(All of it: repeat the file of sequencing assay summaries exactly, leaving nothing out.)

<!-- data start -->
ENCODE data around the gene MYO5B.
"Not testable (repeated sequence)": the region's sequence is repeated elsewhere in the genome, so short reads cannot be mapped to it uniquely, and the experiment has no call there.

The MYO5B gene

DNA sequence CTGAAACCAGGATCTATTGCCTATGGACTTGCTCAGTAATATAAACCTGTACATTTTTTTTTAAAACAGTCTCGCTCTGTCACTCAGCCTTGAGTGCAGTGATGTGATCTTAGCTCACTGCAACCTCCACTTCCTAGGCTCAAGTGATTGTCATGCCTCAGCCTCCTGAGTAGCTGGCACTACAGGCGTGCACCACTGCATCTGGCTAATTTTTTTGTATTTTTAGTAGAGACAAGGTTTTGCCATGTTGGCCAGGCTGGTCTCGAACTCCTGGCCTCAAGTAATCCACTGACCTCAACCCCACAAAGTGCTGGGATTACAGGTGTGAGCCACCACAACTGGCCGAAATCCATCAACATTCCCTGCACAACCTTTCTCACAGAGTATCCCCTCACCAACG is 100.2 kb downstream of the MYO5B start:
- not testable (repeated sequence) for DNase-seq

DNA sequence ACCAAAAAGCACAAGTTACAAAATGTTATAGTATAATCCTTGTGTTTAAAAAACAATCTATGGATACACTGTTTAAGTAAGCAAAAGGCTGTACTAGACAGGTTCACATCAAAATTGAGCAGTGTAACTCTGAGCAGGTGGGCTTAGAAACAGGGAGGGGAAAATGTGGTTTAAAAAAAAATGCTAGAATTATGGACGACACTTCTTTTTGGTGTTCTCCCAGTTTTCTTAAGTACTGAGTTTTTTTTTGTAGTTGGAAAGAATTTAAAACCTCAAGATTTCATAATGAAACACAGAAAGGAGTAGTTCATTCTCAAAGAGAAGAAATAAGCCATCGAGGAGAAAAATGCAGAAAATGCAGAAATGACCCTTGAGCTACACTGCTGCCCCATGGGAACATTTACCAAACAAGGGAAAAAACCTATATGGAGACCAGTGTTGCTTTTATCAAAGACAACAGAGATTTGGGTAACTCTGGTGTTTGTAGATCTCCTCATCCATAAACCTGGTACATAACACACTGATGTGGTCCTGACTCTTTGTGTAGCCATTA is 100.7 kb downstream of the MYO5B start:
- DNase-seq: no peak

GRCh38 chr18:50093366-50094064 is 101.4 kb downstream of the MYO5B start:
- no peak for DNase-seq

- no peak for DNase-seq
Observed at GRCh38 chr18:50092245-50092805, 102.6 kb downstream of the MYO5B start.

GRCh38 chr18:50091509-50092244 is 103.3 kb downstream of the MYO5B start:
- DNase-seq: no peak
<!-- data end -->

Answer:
ENCODE data around the gene MYO5B.
"Not testable (repeated sequence)": the region's sequence is repeated elsewhere in the genome, so short reads cannot be mapped to it uniquely, and the experiment has no call there.

The MYO5B gene

DNA sequence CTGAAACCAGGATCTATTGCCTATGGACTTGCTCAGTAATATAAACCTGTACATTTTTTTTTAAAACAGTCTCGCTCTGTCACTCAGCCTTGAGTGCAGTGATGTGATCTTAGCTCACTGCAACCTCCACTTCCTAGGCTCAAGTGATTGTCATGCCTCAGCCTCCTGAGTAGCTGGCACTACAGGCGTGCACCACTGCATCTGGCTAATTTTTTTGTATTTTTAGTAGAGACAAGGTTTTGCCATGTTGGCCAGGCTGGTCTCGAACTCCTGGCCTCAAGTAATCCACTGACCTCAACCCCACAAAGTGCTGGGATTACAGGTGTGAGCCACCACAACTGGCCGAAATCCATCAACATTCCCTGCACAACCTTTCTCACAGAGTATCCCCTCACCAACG is 100.2 kb downstream of the MYO5B start:
- not testable (repeated sequence) for DNase-seq

DNA sequence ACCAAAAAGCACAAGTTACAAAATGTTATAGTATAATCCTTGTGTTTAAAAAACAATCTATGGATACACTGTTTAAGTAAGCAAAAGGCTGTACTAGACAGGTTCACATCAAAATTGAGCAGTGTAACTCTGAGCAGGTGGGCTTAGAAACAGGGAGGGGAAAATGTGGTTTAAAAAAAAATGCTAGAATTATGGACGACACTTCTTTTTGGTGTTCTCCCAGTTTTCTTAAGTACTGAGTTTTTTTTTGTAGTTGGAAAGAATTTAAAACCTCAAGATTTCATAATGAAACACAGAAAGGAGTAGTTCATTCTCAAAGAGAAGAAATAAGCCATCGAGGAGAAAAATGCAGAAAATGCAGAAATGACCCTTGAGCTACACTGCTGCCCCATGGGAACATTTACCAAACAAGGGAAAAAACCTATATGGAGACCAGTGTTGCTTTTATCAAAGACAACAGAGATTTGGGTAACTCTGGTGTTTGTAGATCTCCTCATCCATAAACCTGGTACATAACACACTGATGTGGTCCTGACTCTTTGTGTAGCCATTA is 100.7 kb downstream of the MYO5B start:
- DNase-seq: no peak

GRCh38 chr18:50093366-50094064 is 101.4 kb downstream of the MYO5B start:
- no peak for DNase-seq

- no peak for DNase-seq
Observed at GRCh38 chr18:50092245-50092805, 102.6 kb downstream of the MYO5B start.

GRCh38 chr18:50091509-50092244 is 103.3 kb downstream of the MYO5B start:
- DNase-seq: no peak